Using path imports will address the problem for both development and production builds:
This made for a dramatic improvement to the size of the development bundle:
Webpack only includes the icon components I have specified in the bundle now!
Fixing our Icon component's API
With a solution to the underlying problem identified, we needed to update our approach to the design system's Icon API.
Instead of importing the Material UI icons in the design system library, we would have the consumers of the library provide the icons to the component. This allows product teams to have control over which icons they are importing into their bundles.
ℹ️ You can see what the API change would look like, with this interactive example
Passing in the icon name as a string, through the
After testing this change, we found that the start up times were significantly faster 🙌.
|Before (All Icons in Bundle)||After (Individual Icons in Bundle)|
|Modules compiled (dev):||5905||353|
|Compile time (dev):||11.2s||3.5s|
|Total bundle size (dev):||5.52 MB||2.62 MB|
A new problem
Making these changes introduces with a new problem: This was going to be a breaking API change, and every app that used the
Icon component would need to use the updated code.
We couldn't keep the old approach in, for backwards compatibility, since it would still result in apps importing all of the icons in development, even if they were using the new API.
Icon usage was pretty heavy in lots of apps, with some apps even having hundreds of instances 😱. On top of that, the migration wouldn't be as simple as just using find/replace, since we would need to add the import for the icon component from Material UI.
Enter codemods and jscodeshift!
This migration was a very good use case for learning how to write codemods using jscodeshift. We could define the codemods once, and then apply them to all of the applications that needed to be updated.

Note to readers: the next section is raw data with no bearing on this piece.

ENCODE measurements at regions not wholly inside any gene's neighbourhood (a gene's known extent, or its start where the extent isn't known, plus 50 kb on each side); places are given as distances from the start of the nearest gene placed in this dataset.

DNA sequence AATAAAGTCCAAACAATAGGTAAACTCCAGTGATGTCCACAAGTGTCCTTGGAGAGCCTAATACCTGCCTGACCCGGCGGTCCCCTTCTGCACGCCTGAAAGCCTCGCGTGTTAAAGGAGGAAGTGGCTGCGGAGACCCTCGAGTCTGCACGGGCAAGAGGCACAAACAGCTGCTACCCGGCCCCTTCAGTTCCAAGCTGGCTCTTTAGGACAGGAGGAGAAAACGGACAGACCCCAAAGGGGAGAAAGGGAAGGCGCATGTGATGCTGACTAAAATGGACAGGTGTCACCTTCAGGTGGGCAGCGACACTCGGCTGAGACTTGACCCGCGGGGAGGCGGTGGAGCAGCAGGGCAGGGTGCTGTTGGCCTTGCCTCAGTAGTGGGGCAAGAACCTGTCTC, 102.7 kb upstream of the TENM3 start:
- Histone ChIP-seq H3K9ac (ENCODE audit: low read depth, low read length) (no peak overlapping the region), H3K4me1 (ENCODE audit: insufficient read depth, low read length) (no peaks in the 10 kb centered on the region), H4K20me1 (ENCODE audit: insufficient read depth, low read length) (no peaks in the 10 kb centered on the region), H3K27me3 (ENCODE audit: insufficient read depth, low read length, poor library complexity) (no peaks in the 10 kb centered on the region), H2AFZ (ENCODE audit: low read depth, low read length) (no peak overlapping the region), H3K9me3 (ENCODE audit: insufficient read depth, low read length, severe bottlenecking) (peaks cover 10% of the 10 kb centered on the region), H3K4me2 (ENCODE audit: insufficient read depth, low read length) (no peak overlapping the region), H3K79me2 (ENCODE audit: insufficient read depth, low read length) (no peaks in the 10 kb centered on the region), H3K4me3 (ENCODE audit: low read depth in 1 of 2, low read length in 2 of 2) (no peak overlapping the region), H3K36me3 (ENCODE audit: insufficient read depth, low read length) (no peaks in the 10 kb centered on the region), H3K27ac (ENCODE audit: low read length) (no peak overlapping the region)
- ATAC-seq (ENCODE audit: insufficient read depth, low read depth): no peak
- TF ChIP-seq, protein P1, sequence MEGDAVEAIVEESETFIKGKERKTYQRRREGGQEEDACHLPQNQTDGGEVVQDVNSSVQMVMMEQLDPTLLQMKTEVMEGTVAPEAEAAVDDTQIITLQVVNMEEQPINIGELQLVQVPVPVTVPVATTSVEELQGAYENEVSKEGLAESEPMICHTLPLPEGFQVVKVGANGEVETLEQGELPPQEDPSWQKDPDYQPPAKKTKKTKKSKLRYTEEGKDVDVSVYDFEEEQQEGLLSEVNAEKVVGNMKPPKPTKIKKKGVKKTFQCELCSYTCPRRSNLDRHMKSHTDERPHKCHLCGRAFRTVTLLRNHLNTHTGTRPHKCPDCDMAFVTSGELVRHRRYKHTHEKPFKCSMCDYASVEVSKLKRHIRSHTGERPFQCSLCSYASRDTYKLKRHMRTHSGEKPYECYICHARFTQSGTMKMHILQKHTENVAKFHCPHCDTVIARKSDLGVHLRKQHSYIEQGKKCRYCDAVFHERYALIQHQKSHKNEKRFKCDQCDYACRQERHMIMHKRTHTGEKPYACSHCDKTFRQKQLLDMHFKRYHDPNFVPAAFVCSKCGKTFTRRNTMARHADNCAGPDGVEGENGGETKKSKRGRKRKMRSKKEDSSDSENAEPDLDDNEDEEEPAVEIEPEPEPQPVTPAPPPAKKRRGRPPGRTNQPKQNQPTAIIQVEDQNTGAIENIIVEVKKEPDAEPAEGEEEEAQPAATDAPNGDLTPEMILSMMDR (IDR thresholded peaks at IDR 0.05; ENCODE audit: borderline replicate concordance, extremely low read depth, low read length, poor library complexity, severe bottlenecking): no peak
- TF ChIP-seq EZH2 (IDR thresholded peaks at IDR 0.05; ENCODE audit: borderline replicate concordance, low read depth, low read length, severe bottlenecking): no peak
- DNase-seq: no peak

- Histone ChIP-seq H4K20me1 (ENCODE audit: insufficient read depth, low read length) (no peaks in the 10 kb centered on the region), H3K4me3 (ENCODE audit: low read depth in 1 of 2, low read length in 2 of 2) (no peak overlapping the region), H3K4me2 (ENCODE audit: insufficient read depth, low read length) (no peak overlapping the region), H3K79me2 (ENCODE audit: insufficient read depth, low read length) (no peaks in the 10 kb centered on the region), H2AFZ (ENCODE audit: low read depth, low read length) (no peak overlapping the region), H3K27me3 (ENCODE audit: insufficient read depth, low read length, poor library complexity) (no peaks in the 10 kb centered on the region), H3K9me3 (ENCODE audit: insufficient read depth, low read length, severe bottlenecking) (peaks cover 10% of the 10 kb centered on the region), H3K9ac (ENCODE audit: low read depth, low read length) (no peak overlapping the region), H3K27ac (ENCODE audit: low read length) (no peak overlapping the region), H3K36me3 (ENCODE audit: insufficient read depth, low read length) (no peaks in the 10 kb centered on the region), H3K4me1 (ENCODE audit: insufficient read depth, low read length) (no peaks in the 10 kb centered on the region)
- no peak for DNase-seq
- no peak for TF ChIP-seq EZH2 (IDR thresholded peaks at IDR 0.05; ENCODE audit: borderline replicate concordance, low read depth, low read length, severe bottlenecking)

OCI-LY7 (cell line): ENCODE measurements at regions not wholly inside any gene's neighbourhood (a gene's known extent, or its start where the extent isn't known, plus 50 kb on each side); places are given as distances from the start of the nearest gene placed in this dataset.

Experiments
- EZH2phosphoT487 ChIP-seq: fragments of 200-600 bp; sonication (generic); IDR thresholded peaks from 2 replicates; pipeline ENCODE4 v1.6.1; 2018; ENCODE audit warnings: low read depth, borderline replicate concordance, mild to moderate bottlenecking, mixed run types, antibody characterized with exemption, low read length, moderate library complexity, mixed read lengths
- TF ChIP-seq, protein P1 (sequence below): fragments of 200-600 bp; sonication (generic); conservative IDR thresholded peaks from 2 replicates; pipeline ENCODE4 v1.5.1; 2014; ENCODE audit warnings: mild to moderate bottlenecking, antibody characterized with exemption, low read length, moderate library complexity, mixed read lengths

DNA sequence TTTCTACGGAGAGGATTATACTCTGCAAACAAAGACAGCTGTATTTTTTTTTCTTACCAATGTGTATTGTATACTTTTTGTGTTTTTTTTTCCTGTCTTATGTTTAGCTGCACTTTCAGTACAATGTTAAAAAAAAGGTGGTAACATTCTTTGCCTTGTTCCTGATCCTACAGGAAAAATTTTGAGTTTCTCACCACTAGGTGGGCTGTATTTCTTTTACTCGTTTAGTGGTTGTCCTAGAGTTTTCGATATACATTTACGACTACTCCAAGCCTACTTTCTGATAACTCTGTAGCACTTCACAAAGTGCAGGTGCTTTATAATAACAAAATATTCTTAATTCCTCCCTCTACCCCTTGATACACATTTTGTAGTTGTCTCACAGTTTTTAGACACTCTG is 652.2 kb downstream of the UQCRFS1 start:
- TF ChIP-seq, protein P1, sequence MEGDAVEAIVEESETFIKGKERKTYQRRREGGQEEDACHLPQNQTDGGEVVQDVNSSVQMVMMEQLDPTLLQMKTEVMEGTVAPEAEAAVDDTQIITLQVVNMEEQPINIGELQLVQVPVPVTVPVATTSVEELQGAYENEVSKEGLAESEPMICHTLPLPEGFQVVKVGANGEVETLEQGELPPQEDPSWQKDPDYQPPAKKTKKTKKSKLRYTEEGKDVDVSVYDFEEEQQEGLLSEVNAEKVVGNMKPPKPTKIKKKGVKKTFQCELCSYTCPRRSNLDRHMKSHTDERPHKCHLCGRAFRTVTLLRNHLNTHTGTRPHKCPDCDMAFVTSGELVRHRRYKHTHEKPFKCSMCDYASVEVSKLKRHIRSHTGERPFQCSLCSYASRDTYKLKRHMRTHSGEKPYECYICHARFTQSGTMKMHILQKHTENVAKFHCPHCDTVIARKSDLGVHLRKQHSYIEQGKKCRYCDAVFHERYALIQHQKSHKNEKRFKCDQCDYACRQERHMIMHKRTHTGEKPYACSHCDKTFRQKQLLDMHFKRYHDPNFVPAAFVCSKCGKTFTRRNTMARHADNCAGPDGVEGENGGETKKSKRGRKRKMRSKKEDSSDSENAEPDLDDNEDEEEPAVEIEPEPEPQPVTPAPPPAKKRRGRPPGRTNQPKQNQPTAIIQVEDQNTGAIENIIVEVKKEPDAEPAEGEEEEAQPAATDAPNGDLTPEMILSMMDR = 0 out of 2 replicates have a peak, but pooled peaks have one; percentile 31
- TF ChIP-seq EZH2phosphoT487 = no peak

The key with codemods is to identify a common repeatable pattern, which you'll apply to all files in the project.
ℹ️ Use the controls below to see the steps that our codemod will take to transform the code
Open the file, so that we can find the code we'd like to transform
Building our codemod
Now that we have our general idea in place, we can start to write the codemod!
ℹ️ This interactive example will take us step by step through the process
The basis of a
jscodeshift codemod is a
Transform function, where we define the transformations that we
will be performing on the source code
Here's the entire implementation, with added comments:
With this codemod, we were able to update all the applications that used the design system. A couple hours to write the codemod saved days of manual migration work!
If you want to get started learning more about codemods, I highly recommend checking out AST Explorer. It allows you to: inspect the AST of your source code, write codemods, and apply those codemods to source code, all in the browser! Its a great tool for learning how ASTs are structured, and for prototyping codemods. There is an initial learning curve, but getting the basics down could save you a lot of time in your future code migration work.